Tag Archives: PNG development

PM Gives Assurance Of Further Ramu Mine Probe

Post Courier | October 18, 2019

Prime Minister James Marape says investigations into Ramu Nickel Mine slurry spill at Basamuk Bay in Madang will continue.

He said this after a lengthy and heated debate in Parliament yesterday after a report on the August 24, 2019, incident was presented by Environment and Conservation and Climate Change Minister Geoffrey Kama.

“I note most Members of Parliament have a conversation to make in regards to this ministerial statement presented,” Mr Marape said.

“As indicated by the minister, there’ll be further assessment and investigation.

“Every stakeholder, including the Governor for Madang (Peter Yama), has every right to have an interest in this matter.

“When matters relate to the security of our people, the interest of our people, and matters relating to the environment, it is just and responsible that we all have a concern.

“We note the concern that was raised by every Member of Parliament, especially the Governor for Madang and Member for Rai Coast (Peter Sapia) in the immediate precinct and affected areas.

“We are grateful for the comments by every leader this afternoon, in response to the statement minister has made.

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Mr Marape said Northern Governor Gary Juffa had made a strong statement, as well as Kompiam-Ambum MP and former Environment and Conservation Minister, Sir John Pundari.

“Every other statement is also correct, finding the right balance,” he said.

“Our harvest of resources comes from the price on our environment.

“We’ve allowed those investors to come in, but the investors who come in must operate within responsibility and due care to our environment, to our country, and to our people.

“I think from the outset, without the specifics on the impact on the environment, the fact that there was a practical defect in the structure of the mine itself is an incident that warrants deeper study into what was taking place, in as far as the mine safety and operation is concerned.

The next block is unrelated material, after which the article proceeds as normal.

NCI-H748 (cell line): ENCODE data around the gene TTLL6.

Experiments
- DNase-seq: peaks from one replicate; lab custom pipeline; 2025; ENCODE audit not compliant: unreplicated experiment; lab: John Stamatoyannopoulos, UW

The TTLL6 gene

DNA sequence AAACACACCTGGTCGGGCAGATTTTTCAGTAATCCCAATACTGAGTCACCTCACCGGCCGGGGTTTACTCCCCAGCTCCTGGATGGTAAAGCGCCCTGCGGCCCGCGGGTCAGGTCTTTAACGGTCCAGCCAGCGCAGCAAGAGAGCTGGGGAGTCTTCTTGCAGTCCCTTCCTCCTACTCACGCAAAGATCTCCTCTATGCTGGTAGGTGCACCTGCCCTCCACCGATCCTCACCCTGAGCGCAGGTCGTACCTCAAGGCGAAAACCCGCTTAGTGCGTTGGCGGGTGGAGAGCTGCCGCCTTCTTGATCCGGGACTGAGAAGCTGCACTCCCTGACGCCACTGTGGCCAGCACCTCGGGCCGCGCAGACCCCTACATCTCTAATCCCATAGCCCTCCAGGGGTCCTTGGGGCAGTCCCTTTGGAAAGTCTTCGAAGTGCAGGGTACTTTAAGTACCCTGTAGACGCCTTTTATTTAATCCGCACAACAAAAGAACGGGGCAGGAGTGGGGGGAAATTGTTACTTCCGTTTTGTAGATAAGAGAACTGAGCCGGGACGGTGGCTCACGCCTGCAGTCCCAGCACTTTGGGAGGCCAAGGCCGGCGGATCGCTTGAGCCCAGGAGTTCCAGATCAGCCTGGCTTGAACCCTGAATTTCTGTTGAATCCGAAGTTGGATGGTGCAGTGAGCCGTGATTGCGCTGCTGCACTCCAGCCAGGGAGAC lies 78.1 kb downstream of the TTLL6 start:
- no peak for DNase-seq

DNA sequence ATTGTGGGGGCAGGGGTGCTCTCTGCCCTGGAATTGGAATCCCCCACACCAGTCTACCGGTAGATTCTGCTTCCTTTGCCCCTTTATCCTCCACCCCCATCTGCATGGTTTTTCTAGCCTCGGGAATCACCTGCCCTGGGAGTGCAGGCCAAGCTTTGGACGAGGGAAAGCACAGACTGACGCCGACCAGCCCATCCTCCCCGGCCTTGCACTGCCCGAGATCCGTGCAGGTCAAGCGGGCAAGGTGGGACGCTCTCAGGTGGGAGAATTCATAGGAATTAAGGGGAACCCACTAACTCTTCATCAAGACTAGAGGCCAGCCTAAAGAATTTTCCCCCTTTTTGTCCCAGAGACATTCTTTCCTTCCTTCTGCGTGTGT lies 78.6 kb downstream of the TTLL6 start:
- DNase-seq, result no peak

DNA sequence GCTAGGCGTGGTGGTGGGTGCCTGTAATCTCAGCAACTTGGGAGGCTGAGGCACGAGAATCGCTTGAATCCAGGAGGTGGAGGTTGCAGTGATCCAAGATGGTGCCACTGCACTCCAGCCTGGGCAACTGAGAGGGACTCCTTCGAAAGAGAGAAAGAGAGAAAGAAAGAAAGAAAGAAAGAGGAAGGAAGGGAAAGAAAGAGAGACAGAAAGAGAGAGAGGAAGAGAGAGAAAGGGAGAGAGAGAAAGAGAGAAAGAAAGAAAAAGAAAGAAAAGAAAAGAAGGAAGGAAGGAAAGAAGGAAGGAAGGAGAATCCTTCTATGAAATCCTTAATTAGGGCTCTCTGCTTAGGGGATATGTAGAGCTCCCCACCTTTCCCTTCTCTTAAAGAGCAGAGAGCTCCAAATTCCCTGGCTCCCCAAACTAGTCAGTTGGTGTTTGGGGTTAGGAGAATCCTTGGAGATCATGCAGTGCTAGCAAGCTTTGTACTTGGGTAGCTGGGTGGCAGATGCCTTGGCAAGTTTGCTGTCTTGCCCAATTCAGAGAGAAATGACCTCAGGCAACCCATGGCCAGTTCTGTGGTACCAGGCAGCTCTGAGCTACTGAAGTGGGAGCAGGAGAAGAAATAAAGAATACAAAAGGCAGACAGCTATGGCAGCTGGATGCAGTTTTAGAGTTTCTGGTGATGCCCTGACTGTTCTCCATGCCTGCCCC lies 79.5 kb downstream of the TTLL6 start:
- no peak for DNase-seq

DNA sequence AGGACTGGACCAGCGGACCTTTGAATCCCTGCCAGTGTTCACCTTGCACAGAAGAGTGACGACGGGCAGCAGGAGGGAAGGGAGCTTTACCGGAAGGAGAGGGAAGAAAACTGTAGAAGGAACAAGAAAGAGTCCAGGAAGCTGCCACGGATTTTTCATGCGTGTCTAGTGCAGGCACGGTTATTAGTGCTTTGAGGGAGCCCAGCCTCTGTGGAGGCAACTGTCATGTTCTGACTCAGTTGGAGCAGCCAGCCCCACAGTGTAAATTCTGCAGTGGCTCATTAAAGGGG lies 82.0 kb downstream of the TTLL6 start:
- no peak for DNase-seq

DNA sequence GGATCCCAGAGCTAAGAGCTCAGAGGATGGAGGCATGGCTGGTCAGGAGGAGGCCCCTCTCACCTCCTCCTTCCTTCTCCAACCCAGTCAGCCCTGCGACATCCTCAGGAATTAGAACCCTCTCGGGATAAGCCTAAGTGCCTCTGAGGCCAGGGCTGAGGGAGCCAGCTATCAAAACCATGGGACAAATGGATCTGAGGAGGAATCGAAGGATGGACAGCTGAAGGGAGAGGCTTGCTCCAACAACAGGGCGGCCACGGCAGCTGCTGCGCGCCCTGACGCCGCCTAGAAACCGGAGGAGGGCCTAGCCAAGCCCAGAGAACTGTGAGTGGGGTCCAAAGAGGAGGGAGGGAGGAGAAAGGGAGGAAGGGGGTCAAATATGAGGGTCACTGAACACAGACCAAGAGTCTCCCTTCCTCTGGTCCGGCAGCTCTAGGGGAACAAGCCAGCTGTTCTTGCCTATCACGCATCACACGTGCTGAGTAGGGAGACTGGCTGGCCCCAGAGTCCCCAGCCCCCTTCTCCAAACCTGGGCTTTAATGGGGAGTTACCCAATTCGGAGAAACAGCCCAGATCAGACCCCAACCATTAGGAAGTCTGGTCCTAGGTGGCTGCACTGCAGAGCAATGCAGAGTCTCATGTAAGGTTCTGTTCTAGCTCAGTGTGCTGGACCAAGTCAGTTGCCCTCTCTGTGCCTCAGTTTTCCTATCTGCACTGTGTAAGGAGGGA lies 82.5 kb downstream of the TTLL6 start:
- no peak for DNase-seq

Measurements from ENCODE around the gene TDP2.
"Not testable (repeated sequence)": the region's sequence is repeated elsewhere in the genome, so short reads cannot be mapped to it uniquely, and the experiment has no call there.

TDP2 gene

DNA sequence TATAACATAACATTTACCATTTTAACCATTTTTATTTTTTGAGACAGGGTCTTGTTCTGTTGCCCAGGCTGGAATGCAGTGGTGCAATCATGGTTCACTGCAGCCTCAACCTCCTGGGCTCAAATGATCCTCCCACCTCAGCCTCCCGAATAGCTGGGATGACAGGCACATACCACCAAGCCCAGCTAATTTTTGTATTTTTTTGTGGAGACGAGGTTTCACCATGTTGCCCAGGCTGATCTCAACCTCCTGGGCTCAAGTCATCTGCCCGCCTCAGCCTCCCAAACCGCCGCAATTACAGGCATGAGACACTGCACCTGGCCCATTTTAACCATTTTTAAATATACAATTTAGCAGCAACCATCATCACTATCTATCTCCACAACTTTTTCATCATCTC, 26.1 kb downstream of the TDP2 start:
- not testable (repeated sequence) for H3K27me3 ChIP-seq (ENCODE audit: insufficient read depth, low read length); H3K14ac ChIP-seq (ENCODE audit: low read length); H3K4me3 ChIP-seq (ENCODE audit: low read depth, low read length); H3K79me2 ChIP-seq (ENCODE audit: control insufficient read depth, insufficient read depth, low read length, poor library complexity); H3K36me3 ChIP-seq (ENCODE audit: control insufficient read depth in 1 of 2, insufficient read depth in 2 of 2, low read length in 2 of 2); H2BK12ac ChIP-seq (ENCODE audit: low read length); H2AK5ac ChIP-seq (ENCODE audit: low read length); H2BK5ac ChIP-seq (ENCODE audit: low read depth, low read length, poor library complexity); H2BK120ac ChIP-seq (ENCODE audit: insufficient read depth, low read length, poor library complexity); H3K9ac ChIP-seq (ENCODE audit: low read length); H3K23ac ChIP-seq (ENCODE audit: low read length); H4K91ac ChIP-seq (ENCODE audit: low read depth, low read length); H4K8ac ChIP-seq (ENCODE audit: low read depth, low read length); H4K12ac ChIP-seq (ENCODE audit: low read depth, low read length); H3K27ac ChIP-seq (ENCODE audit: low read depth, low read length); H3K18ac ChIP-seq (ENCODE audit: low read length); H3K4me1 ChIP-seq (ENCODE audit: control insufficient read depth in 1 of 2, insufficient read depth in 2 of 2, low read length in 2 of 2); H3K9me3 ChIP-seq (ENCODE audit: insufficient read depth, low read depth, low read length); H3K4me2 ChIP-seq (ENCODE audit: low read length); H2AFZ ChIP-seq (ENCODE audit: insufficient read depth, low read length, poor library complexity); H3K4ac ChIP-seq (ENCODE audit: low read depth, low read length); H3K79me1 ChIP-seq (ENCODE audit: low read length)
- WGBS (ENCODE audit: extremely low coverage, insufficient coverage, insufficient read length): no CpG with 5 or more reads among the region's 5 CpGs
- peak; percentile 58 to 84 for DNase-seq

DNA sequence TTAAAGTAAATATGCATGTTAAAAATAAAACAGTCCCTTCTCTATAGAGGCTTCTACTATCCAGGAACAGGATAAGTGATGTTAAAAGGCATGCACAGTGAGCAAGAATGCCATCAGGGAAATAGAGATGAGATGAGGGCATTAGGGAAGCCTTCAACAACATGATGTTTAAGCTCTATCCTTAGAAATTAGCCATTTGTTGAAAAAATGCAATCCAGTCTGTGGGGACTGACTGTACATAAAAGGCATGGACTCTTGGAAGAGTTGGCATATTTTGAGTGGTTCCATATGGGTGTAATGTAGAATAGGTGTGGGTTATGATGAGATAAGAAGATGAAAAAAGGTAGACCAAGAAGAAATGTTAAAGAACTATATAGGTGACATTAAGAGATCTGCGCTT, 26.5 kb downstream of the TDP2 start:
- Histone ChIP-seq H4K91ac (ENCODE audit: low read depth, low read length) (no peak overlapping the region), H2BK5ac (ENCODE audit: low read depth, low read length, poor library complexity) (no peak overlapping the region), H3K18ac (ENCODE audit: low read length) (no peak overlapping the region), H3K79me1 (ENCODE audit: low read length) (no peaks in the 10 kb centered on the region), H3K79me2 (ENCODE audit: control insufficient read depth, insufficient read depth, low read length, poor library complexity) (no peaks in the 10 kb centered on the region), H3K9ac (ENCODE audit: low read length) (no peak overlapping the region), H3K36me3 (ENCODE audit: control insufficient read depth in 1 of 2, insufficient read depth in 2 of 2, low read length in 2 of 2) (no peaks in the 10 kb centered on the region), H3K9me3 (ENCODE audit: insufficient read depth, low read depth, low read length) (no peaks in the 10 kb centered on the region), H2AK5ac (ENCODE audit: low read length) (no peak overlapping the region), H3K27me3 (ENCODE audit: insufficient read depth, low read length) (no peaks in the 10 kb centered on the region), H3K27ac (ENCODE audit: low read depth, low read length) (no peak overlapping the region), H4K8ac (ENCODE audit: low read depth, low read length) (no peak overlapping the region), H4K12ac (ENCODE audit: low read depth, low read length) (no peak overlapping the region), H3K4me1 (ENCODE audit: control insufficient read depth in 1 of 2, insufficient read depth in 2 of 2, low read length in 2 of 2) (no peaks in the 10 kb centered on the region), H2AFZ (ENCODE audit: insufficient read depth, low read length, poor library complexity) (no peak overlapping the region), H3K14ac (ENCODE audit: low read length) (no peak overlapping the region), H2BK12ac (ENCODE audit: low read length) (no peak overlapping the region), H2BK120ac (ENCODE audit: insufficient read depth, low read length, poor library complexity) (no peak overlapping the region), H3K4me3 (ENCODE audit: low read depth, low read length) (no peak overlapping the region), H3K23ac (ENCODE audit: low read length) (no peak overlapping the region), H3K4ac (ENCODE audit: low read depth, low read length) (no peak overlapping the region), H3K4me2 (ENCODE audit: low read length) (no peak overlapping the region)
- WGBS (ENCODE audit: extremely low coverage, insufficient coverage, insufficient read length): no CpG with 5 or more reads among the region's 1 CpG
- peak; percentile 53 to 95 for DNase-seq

“Cabinet did indicate this to the minister, and I note that minister’s statement embraces further investigation, further assessment.

“Let me assure people of Madang, people of Rai Coast, people of Usino-Bundi and people of this country, that this report and the investigation thus far is not conclusive and that is not the end of the story.

“The fact that there was a slip, which took place in the mine infrastructure, irrespective of the extent of the damage, warrants deeper scrutiny, deeper investigation, deeper assessment.”

Mr Marape assured the people of Madang, Usino-Bundi, Rai Coast, as well as the country, that all stakeholders including Madang government, Conservation and Environment Protection Authority (CEPA), Mining Department and other Government agencies would look deeper into what had happened.

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Jeopardising environment through mining impacts lives: Barker

The National aka The Loggers Times | October 8, 2019

PAPUA New Guinea is largely a rural-based society and jeopardising the environment would have a severe impact on the lives of the majority, Institute of National Affairs executive director Paul Barker says.

Barker expressed this concern in Port Moresby last Tuesday in light of the widespread reports of fish and sharks being found dead in the seas of Madang after the slurry spill incident at Ramu nickel mine’s Basamuk refinery on Aug 24.

“Mining invariably has environmental impacts and some countries like Costa Rica have chosen not to permit mining,” Barker said.

“But most, including PNG, allow some under controlled and supervised conditions.

“Clearly, if the potential impact is going to be excessive, or the benefits inadequate, the government and local communities need to be prepared to reject mining operations, or specific practices. Those may include practices related to waste management, including riverine or offshore waste disposal.”

Barker said technology approval on the use of tailings dams, standards, engineering tests, monitoring and oversight and accident planning was critical, with clear requirements for capacity and delineation of responsibilities.

“Unfortunately, in the case of the recent Basamuk leakage, the oversight, management and public awareness systems have so far shown themselves to be deficient,” he said.

“PNG is largely a rural-based society.